Company Bracing and potent as a vodka stinger, Stephen Sondheim and George Furth's mordant, multiple Tony Award-winning "musical comedy" on marriage, commitment and New York City is the ultimate That '70s Show. The musical (1970), dry and abrasive as sandpaper, ushered in the decade and ushered in Sondheim as possible king of Broadway. He had to wait, though, until the following year, when Follies finally bestowed the crown upon him. Texas Repertory Theatre supplies plenty of grit, visual polish and a well-rounded cast to keep this classic show spiky and full of attitude. Perpetual bachelor Bobby (Brandon Grimes, a smooth song-and-dance man), best friend of five conflicted married couples, refuses to settle down. He's so close to his married friends that when they burn, he gets seared. Harry and Sarah (John Dunn and Lendsey Kersey) compete literally in a man-versus-woman karate duel; Peter and Susan (Andrew Ruthven and Lauren Dolk), seen by Robert as loving and perfect together, are getting a divorce; David and Jenny (David Walker and Jennifer Stewart) believe they're too staid to be swinging and youthful; Paul and Amy (Zach Varela and Katie Harrison), living together for two years, are finally getting married, prompting the show's comic highlight, Amy's neurotic patter song "Getting Married Today"; Larry and Joanne (Steven Fenley and Judy Frow) are older, richer and much married, giving the hard-drinking Joanne the caustic showstopper "The Ladies Who Lunch," which Frow spits out in a stinging, acid rage. Bobby's girlfriends are a triptych of '70s stereotypes: April, the clueless airline stewardess (Haley Hussey, in a beautifully shaded performance); sweet Kathy (Amy Garner Buchanan), who can wait no longer for vacillating Bobby to make up his mind; and downtown grunge girl Marta (Christina Stroup), who lives for a good time. Bobby sees only the faults and not the pleasures in wedded bliss. He makes lame excuses for his lack of commitment, he expects a future wife to be an amalgam of his women friends, and he sleeps around and can't remember his bedmates' names; he's probably gay. It's either/or for "Bobby baby, Bobby bubi," but there's not much positive reinforcement from the couples, yet his "Being Alive" epiphany is as much of a happy ending as anything you'll find in a Sondheim show. Although you'd never call a Sondheim score rough, this one about the joys (!) of modern marriage can scour your skin off with its velvety tunes. George Furth's book is a bitchy blowtorch, and Sondheim's disco-era music and ironic lyrics are incomparable: "Being Alive," "Another Hundred People," "The Ladies Who Lunch," "The Little Things You Do Together." Sondheim and Furth's biting and funny X-ray of modern marriage, a classic of grown-up Broadway, is a show not to be missed. Under Texas Rep's adroit handling, this is Company you want to spend your time with. Through April 7. Texas Repertory Theatre, 14243 Steubner Airline, 281-583-7573. — DLG

Jersey Boys If you're ever asked, "What's the best 'jukebox musical' ever?" here's a sure tip for all you theater junkies — Jersey Boys. You will not see a slicker musical. The music resonates. It's instant catnip for baby boomers. Boys is specially gifted because it has a whole raft of solid gold hits from which to glean: the entire Four Seasons catalog. You can't go wrong with "Sherry," "Big Girls Don't Cry" or "Walk Like a Man." With some poetic license from book writers Marshall Brickman and Rick Elice, the songs fit chronologically in the order they were recorded and dovetail with the story of the guys' rise to fame. These petty hoods are so damned lovable, we root for their success right from the start. Standing on a street corner in rustbelt New Jersey, they love to sing, harmonizing like roughhouse angels, and they have a chance to make it if they can stay out of jail long enough to form a group. When Tommy (Colby Foytik), the most prickly of the four with unsavory mob ties, brings in young Frankie Valli (Brad Weinstock) with his amazing vocal range to join Tommy and modest musician friend Nick (Brandon Andrus) in their new band, the course is set. Later, when songwriter Bob Gaudio (Jason Kappus), who would pen their biggest hits with lyricist/producer Bob Crewe (Barry Anderson), is introduced to the trio, the new quartet coalesces with an unflagging rightness. All four guys narrate the story, adding pieces to each other's puzzle. Everyone gets his say, and this cohesion among the guys is an unwritten theme of the show, as are loyalty and keeping your word to your buddies. Excluding the great songs, these old-fashioned values go a long way in making Jersey Boys so appealing. In spite of the infighting, personal demons and obstacles to be overcome on the march to the top of the charts, this is a very "up" show — another of its many charms. The four Boys are outstanding: Foytik is all macho bluster as wayward petty gangster Tommy, titular head of the group; Andrus is lovingly low-key as unassuming Nick, the group's master arranger; Kappus supplies a charming steel to boyish hit-maker composer Bob; and Weinstock goes from not-quite-so-innocent adolescent to grown-up survivor — with splendid falsetto pipes — as Frankie. Director Des McAnuff, who's led the show since its 2004 inception at San Diego's La Jolla Playhouse, keeps it spinning smartly with the sleekness of a top-40s DJ. This accomplished musical story of our own American Fab Four, still running on Broadway and breaking records on tour, amazes anew. When the four principals blend their voices in any of their classic songs — "Big Man in Town," "Dawn," "Working My Way Back to You," "Let's Hang On" — musical theater just doesn't get any better. Oh, what a night, indeed! Through March 31. Hobby Center for the Performing Arts, 800 Bagby, 800-982- 2787. — DLG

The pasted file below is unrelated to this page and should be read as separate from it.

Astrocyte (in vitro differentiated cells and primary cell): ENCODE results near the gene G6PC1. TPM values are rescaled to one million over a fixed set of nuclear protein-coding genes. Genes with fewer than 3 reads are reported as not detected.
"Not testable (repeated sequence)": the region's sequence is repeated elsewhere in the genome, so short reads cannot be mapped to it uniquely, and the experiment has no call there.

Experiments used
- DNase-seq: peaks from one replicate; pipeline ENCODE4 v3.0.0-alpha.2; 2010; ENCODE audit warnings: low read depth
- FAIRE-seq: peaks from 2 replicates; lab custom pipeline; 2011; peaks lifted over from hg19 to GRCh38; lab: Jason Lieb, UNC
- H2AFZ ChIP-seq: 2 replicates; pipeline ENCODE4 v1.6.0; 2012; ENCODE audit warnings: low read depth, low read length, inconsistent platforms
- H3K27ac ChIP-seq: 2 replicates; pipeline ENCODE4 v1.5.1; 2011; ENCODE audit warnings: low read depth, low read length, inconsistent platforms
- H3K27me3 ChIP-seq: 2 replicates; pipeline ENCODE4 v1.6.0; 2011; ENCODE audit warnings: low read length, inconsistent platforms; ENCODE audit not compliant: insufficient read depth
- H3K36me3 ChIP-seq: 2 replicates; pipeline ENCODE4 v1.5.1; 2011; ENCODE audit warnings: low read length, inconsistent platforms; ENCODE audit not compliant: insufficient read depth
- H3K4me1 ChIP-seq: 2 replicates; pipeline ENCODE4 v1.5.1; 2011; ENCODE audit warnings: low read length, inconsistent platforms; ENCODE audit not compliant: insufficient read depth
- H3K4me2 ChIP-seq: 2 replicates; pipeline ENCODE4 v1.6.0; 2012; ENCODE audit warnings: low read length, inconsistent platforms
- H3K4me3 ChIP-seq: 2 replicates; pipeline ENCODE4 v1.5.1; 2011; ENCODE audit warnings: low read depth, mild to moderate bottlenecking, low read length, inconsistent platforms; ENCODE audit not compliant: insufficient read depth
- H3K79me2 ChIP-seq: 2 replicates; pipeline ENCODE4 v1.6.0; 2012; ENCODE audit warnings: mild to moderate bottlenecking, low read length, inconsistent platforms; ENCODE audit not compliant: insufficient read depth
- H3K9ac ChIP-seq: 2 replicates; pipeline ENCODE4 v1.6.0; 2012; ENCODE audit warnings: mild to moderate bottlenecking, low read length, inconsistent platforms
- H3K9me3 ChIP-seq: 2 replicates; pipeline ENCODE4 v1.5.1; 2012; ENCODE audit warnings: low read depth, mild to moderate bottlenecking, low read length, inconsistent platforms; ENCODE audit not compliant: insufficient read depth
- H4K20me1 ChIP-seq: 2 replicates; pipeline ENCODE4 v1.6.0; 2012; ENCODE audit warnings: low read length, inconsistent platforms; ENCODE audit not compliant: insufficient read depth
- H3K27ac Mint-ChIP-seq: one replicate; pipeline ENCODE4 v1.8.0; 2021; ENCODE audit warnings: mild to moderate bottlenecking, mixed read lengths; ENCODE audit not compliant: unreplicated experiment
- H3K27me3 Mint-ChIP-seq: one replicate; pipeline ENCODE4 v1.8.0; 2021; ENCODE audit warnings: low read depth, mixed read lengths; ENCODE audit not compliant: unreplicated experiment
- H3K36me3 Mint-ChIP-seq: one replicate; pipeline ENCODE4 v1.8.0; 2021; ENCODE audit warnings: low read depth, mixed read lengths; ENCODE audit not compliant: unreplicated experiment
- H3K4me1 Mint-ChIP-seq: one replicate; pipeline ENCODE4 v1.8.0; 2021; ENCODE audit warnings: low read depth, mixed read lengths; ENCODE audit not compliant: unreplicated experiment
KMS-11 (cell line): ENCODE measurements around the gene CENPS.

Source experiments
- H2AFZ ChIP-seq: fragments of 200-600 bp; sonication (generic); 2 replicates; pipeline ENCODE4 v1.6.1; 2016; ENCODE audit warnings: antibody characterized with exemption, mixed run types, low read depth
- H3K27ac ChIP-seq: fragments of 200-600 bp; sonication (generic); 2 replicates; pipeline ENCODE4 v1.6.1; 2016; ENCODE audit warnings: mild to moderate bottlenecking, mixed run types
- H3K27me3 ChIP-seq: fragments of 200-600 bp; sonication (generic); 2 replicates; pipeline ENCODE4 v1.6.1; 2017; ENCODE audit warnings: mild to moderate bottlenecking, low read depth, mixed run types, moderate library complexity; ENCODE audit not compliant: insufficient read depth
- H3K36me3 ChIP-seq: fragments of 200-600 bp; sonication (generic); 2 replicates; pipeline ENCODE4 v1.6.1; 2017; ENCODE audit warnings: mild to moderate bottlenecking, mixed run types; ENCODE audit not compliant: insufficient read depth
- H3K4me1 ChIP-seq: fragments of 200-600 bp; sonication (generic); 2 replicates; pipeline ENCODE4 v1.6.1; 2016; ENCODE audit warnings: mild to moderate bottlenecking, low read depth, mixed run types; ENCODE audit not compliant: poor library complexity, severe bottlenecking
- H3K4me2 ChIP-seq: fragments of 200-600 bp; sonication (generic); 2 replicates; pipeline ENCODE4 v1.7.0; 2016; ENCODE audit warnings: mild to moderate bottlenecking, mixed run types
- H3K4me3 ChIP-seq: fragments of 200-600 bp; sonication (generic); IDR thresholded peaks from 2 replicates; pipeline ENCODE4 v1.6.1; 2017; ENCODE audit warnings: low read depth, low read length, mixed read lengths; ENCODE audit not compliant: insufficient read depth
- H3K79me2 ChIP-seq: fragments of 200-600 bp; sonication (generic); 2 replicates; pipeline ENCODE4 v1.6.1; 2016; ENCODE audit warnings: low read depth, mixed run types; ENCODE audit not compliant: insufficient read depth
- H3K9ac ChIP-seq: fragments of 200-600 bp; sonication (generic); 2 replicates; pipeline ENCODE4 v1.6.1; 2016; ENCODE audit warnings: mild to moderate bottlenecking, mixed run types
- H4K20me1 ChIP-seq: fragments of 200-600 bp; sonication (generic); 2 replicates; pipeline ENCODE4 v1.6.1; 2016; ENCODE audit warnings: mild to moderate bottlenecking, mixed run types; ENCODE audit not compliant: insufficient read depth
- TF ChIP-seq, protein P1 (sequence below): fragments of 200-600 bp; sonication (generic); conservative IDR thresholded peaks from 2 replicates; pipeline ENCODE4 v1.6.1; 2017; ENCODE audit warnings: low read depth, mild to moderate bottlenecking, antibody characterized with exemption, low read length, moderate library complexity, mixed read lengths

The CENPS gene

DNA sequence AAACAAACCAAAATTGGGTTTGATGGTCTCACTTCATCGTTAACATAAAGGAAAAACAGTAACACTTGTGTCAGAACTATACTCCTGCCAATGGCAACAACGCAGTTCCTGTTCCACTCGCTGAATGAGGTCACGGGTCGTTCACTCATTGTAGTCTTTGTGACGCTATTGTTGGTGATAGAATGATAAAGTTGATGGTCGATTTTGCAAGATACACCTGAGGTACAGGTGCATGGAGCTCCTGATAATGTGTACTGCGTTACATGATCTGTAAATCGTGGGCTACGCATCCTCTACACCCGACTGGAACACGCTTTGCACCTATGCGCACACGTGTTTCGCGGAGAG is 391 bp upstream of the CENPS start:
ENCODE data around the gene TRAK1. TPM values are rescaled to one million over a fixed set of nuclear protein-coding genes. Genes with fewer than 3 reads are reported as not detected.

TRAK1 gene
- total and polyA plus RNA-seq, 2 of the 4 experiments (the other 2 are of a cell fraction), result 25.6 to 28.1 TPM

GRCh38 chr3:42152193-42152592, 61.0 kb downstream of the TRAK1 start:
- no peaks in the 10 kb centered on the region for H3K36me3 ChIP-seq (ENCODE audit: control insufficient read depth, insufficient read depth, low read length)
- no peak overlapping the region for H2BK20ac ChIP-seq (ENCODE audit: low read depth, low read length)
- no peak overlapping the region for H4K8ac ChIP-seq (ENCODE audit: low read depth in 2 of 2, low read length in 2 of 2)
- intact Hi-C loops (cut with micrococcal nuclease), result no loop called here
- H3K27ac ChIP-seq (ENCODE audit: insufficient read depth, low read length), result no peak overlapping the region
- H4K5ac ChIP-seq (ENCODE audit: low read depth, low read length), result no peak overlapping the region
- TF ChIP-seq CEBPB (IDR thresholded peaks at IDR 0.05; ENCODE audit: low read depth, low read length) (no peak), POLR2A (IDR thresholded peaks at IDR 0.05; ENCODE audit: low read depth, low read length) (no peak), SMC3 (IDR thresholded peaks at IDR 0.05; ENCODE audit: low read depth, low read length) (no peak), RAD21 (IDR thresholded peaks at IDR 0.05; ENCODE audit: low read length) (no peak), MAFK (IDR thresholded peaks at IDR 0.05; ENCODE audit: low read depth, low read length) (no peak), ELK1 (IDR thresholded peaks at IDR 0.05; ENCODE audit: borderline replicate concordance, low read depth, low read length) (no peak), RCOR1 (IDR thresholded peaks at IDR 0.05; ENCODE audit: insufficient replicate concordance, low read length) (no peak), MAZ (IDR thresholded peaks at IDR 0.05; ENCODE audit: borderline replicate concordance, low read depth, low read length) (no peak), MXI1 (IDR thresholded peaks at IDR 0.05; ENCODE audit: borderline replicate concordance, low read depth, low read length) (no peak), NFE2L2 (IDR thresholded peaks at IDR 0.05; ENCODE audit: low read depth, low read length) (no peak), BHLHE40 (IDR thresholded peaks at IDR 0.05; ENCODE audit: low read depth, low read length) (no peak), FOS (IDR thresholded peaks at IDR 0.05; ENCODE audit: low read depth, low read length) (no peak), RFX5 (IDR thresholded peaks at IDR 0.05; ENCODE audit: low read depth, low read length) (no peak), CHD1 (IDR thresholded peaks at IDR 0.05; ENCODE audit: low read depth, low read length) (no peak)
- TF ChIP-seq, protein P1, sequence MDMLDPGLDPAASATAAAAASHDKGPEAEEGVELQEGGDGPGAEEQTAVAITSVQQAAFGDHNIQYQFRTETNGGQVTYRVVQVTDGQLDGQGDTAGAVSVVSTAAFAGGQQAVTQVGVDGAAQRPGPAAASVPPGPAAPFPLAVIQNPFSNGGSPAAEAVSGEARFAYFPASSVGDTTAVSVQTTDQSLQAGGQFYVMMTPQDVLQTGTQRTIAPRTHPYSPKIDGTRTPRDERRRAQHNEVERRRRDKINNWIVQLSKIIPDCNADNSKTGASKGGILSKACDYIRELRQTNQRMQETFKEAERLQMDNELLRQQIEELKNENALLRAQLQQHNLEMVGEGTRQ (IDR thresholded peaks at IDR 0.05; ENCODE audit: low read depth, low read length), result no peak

Waiting for Godot Following the acclaimed success last year of its production of Samuel Beckett's End Game, the Catastrophic Theatre dares greatly yet again, and has mounted the most famous and most produced of Beckett's plays. The two central characters are Estragon, who is dominant, and Vladimir, more nurturing, dressed in remnants of once respectable clothes. They are old friends, deeply committed to each other, and the symbiotic relationship, the mutual need, the rich co-dependency are palpable and brought to pulsing, vibrant life by two brilliant actors: Charlie Scott as Estragon and Greg Dean as Vladimir. They wait in a wasteland for an appointment with a Mr. Godot. Appointments are made, new acquaintances are met and re-met, a messenger adds an element of ambiguity, a man is blinded and a slave mistreated. The narrative is linear — essentially so, since Beckett dares us to face our own mortality, and has given us an example of how two men cope with this inconvenient truth. The acquaintances they make are Pozzo, wealthy, who's on his way to sell his slave, ironically named Lucky. Kyle Sturdivant plays Pozzo, etching a memorable portrait of smugness and vanity; Troy Schulze brings his rich talents to Lucky, creating a vivid characterization of an abused servant. In a cameo role, young Ty Doran is compelling as the messenger from Mr. Godot. The work is brilliantly directed by Jason Nodler, artistic director of the Catastrophic Theatre, who makes every moment interesting. The connection between the characters is dynamic — even Vladimir's brief interaction with the messenger sparks with need, hope and disillusion. A deep, intriguing, insightful play is brought to exciting life in a brilliant production — don't miss its breathtaking power and superb acting. Through April 13. 1119 East Fwy., 713-522-2723. — JJT